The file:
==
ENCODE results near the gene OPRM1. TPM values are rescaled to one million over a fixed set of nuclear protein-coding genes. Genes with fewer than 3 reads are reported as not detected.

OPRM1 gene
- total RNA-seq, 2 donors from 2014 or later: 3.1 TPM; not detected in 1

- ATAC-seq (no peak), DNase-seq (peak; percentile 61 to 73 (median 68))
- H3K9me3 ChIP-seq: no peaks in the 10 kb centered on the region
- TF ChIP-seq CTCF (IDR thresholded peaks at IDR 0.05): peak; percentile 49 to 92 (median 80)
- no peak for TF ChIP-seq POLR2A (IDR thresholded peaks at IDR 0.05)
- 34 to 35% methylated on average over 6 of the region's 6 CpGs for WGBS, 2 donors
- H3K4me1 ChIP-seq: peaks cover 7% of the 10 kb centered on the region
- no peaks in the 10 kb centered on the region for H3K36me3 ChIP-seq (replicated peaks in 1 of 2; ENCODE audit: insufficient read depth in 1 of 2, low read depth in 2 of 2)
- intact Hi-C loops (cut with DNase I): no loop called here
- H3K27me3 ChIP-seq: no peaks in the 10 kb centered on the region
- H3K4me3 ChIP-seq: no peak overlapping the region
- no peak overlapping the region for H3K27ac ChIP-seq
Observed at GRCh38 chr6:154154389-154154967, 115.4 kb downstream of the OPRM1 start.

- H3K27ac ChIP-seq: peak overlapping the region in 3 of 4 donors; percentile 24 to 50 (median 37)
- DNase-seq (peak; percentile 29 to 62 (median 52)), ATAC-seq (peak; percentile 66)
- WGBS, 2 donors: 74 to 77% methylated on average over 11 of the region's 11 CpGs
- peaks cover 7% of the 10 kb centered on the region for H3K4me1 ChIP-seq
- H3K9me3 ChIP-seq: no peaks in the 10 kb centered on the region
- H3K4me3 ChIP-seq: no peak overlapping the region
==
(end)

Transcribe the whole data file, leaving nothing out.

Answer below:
ENCODE results near the gene OPRM1. TPM values are rescaled to one million over a fixed set of nuclear protein-coding genes. Genes with fewer than 3 reads are reported as not detected.

OPRM1 gene
- total RNA-seq, 2 donors from 2014 or later: 3.1 TPM; not detected in 1

- ATAC-seq (no peak), DNase-seq (peak; percentile 61 to 73 (median 68))
- H3K9me3 ChIP-seq: no peaks in the 10 kb centered on the region
- TF ChIP-seq CTCF (IDR thresholded peaks at IDR 0.05): peak; percentile 49 to 92 (median 80)
- no peak for TF ChIP-seq POLR2A (IDR thresholded peaks at IDR 0.05)
- 34 to 35% methylated on average over 6 of the region's 6 CpGs for WGBS, 2 donors
- H3K4me1 ChIP-seq: peaks cover 7% of the 10 kb centered on the region
- no peaks in the 10 kb centered on the region for H3K36me3 ChIP-seq (replicated peaks in 1 of 2; ENCODE audit: insufficient read depth in 1 of 2, low read depth in 2 of 2)
- intact Hi-C loops (cut with DNase I): no loop called here
- H3K27me3 ChIP-seq: no peaks in the 10 kb centered on the region
- H3K4me3 ChIP-seq: no peak overlapping the region
- no peak overlapping the region for H3K27ac ChIP-seq
Observed at GRCh38 chr6:154154389-154154967, 115.4 kb downstream of the OPRM1 start.

- H3K27ac ChIP-seq: peak overlapping the region in 3 of 4 donors; percentile 24 to 50 (median 37)
- DNase-seq (peak; percentile 29 to 62 (median 52)), ATAC-seq (peak; percentile 66)
- WGBS, 2 donors: 74 to 77% methylated on average over 11 of the region's 11 CpGs
- peaks cover 7% of the 10 kb centered on the region for H3K4me1 ChIP-seq
- H3K9me3 ChIP-seq: no peaks in the 10 kb centered on the region
- H3K4me3 ChIP-seq: no peak overlapping the region